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Many of the worldviews we are considering include reference to ‘relative’ or ‘relativism’, or to the absence of 'absolutes' or absolute, invariable, unconditional  truth.

In secular humanism with its removal of the concept of a real God, ‘sin’ does not exist, and ‘truth’, ‘right’ and ‘wrong’ lose their clear, absolute definition. Each individual decides for him/herself what is right and wrong in each situation.  This is relativism.

In hedonism, where pleasure dictates what is considered ‘good’, we will see that whatever feels good, or makes you feel good, is ‘right’. This is relativism. We will also see that this hedonistic relativism enters our churches, watering down the absolute truths of the Bible into something more pleasing and palatable to the human ego.

In anti-authoritarianism we will see that relativism both feeds and feeds on human hatred of authority, especially the authority of God. Right, wrong and truth are masticated beyond recognition in the process.

In nihilism we saw relativism in its most depressing and destructive expression. Here is the ultimate end of the denial of absolutes and the insistence that all is relative. If everything is relative then nothing, not even the human, has any meaning or purpose.

In New Age pantheism we will see the relativisation of ‘god’. Here, everything is god. God loses his distinctness, his absoluteness, his otherness. He merges with his creation: he is his creation. He merges with me: he is me. This relativisation of god means that there are potentially as many definitions of god as there are people on the planet. The Biblical teachings about God are not considered absolute truth.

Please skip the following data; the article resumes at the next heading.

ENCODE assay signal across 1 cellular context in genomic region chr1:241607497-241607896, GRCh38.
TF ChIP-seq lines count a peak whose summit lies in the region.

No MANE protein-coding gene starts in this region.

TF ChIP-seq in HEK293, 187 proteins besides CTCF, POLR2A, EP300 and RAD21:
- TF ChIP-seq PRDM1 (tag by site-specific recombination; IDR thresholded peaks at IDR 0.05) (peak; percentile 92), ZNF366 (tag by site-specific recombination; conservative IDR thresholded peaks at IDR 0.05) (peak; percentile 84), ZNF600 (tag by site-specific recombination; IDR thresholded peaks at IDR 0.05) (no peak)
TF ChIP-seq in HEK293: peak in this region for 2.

In subjectivism we will see truth and reality interpreted through ‘self-coloured’ glasses. Here I interpret everything through my own feelings and perceptions. I take truth to be what I feel and perceive to be truth, rather than basing my understanding of truth on the objective, absolute facts recorded in the Bible. Truth is relative to my feelings and perceptions.

Similarly in existentialism we will see a jettisoning of absolute truth. Here truth is what I perceive to be true – it is what is true for me. And what is true for me is not necessarily what is true for another, nor will it necessarily be true for me tomorrow. Truth only exists as truth when I receive it as truth, and even then it is only truth for me. Thus the concept of an objective, absolute, complete revelation of truth which is the same truth for all people at all times in all places is a non-concept. Such an understanding of truth is nonsense for the existentialist. Again we have pure relativism.

From all of the above we can see that relativism is a very present, pervasive, and persistent ideology. We can also see that it is diametrically opposed to the clear teachings of the Bible.

In the presence of such contradiction of Biblical truth it is essential that we identify and reaffirm the central issues on which the historic Christian faith either stands or falls. In next week's article we will consider five fundamental biblical truths that stand in stark contrast to contemporary relativism.

© Rosemary Bardsley 2011